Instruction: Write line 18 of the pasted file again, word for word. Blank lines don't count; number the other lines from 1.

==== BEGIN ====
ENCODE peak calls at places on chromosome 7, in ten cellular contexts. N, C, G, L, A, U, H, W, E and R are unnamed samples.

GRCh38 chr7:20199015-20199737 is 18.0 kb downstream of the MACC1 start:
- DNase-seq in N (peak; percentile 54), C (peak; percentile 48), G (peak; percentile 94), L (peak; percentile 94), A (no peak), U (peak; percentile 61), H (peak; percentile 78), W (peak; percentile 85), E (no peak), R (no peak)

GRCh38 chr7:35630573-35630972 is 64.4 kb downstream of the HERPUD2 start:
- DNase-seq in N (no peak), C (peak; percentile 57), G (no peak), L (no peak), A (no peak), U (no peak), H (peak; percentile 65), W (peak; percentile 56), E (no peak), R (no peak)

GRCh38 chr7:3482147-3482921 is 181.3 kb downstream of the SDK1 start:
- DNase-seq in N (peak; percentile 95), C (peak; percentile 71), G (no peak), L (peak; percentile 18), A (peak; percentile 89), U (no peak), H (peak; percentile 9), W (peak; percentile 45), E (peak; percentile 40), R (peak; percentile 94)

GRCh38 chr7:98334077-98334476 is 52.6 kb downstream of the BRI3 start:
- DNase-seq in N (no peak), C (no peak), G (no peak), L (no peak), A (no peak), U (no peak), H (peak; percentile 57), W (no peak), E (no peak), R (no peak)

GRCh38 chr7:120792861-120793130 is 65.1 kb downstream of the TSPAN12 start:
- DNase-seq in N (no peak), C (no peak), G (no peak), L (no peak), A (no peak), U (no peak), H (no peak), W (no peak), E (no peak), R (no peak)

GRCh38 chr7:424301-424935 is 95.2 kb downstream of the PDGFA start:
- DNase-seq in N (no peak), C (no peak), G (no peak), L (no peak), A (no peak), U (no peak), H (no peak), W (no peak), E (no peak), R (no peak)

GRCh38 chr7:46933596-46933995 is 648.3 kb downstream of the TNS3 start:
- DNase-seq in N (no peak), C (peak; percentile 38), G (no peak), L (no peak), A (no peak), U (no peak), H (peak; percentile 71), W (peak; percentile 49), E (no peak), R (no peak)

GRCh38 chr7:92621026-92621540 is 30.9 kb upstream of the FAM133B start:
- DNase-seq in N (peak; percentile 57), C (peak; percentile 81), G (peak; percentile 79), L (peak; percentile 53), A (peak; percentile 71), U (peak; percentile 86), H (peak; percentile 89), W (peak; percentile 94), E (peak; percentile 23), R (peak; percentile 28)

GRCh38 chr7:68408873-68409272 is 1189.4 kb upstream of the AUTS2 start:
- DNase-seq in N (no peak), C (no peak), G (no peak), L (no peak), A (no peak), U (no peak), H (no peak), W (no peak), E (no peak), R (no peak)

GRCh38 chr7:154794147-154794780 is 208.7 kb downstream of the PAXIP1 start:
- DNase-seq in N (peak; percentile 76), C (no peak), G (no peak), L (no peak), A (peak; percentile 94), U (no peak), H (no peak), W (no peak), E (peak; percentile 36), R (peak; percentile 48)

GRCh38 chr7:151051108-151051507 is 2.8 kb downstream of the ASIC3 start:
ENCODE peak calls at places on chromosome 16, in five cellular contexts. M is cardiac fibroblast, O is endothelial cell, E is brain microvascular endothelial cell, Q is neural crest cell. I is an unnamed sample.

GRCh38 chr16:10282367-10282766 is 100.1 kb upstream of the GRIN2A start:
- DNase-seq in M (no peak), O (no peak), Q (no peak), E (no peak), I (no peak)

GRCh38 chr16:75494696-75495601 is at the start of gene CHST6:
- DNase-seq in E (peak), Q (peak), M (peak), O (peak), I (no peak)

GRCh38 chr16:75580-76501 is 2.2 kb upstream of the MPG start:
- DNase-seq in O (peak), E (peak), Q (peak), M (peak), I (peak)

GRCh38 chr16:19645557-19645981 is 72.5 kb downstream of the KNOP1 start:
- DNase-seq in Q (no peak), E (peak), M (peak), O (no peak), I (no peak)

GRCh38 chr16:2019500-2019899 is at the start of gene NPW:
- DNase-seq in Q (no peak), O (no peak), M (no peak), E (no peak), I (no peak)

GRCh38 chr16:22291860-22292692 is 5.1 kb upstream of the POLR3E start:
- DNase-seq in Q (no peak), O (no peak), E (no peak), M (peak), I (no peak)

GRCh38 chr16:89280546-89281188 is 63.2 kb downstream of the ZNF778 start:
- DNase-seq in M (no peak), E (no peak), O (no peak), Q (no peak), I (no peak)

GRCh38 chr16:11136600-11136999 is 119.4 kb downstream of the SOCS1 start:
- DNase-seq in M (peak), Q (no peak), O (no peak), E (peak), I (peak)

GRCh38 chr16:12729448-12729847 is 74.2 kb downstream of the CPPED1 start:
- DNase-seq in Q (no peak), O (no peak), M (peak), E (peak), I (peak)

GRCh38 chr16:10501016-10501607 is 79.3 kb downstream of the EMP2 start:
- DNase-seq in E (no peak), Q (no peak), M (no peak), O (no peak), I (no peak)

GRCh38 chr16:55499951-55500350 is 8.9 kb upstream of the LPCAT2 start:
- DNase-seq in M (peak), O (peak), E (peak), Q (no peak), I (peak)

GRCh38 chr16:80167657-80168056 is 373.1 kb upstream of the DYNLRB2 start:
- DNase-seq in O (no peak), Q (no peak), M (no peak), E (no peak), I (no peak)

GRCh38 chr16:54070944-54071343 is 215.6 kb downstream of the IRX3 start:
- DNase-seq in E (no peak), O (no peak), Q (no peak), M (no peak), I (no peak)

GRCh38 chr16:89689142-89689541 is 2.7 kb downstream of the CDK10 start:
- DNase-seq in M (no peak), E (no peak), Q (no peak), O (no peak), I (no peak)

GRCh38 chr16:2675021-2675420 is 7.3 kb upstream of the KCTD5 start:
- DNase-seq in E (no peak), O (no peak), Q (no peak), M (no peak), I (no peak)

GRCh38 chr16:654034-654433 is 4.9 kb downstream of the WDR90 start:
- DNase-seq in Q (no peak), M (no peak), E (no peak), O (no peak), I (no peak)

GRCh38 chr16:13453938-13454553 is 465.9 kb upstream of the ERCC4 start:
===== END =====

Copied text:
GRCh38 chr7:68408873-68409272 is 1189.4 kb upstream of the AUTS2 start: